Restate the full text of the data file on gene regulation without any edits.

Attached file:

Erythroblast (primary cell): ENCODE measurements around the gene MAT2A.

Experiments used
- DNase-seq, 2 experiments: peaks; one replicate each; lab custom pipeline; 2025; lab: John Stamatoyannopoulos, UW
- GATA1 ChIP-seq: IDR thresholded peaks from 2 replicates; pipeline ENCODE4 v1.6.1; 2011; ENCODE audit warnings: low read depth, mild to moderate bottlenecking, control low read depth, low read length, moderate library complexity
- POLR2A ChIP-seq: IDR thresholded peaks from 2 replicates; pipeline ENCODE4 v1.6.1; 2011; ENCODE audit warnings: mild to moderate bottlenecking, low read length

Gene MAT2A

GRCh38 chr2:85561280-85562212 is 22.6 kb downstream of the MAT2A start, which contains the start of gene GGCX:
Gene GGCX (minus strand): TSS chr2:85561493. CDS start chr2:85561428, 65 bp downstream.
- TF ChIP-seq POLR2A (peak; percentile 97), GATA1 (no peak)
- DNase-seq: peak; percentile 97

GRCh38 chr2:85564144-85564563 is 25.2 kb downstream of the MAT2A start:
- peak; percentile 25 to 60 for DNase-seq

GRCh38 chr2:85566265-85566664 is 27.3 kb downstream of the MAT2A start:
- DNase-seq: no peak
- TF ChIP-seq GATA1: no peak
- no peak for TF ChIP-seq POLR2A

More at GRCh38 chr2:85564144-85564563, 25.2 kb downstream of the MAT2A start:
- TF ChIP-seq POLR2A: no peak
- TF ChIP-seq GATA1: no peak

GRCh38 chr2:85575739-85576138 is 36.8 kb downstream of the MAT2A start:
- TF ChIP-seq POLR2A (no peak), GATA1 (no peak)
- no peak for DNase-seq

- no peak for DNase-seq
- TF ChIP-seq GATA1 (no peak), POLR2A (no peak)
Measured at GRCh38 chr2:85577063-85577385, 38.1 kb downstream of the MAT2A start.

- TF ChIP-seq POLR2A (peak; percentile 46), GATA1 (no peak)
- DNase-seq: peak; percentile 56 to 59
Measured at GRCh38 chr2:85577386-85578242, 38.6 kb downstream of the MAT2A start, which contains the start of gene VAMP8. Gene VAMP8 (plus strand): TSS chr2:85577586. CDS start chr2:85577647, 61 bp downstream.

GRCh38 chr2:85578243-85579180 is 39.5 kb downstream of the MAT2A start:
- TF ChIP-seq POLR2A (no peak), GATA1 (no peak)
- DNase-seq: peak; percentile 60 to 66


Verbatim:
Erythroblast (primary cell): ENCODE measurements around the gene MAT2A.

Experiments used
- DNase-seq, 2 experiments: peaks; one replicate each; lab custom pipeline; 2025; lab: John Stamatoyannopoulos, UW
- GATA1 ChIP-seq: IDR thresholded peaks from 2 replicates; pipeline ENCODE4 v1.6.1; 2011; ENCODE audit warnings: low read depth, mild to moderate bottlenecking, control low read depth, low read length, moderate library complexity
- POLR2A ChIP-seq: IDR thresholded peaks from 2 replicates; pipeline ENCODE4 v1.6.1; 2011; ENCODE audit warnings: mild to moderate bottlenecking, low read length

Gene MAT2A

GRCh38 chr2:85561280-85562212 is 22.6 kb downstream of the MAT2A start, which contains the start of gene GGCX:
Gene GGCX (minus strand): TSS chr2:85561493. CDS start chr2:85561428, 65 bp downstream.
- TF ChIP-seq POLR2A (peak; percentile 97), GATA1 (no peak)
- DNase-seq: peak; percentile 97

GRCh38 chr2:85564144-85564563 is 25.2 kb downstream of the MAT2A start:
- peak; percentile 25 to 60 for DNase-seq

GRCh38 chr2:85566265-85566664 is 27.3 kb downstream of the MAT2A start:
- DNase-seq: no peak
- TF ChIP-seq GATA1: no peak
- no peak for TF ChIP-seq POLR2A

More at GRCh38 chr2:85564144-85564563, 25.2 kb downstream of the MAT2A start:
- TF ChIP-seq POLR2A: no peak
- TF ChIP-seq GATA1: no peak

GRCh38 chr2:85575739-85576138 is 36.8 kb downstream of the MAT2A start:
- TF ChIP-seq POLR2A (no peak), GATA1 (no peak)
- no peak for DNase-seq

- no peak for DNase-seq
- TF ChIP-seq GATA1 (no peak), POLR2A (no peak)
Measured at GRCh38 chr2:85577063-85577385, 38.1 kb downstream of the MAT2A start.

- TF ChIP-seq POLR2A (peak; percentile 46), GATA1 (no peak)
- DNase-seq: peak; percentile 56 to 59
Measured at GRCh38 chr2:85577386-85578242, 38.6 kb downstream of the MAT2A start, which contains the start of gene VAMP8. Gene VAMP8 (plus strand): TSS chr2:85577586. CDS start chr2:85577647, 61 bp downstream.

GRCh38 chr2:85578243-85579180 is 39.5 kb downstream of the MAT2A start:
- TF ChIP-seq POLR2A (no peak), GATA1 (no peak)
- DNase-seq: peak; percentile 60 to 66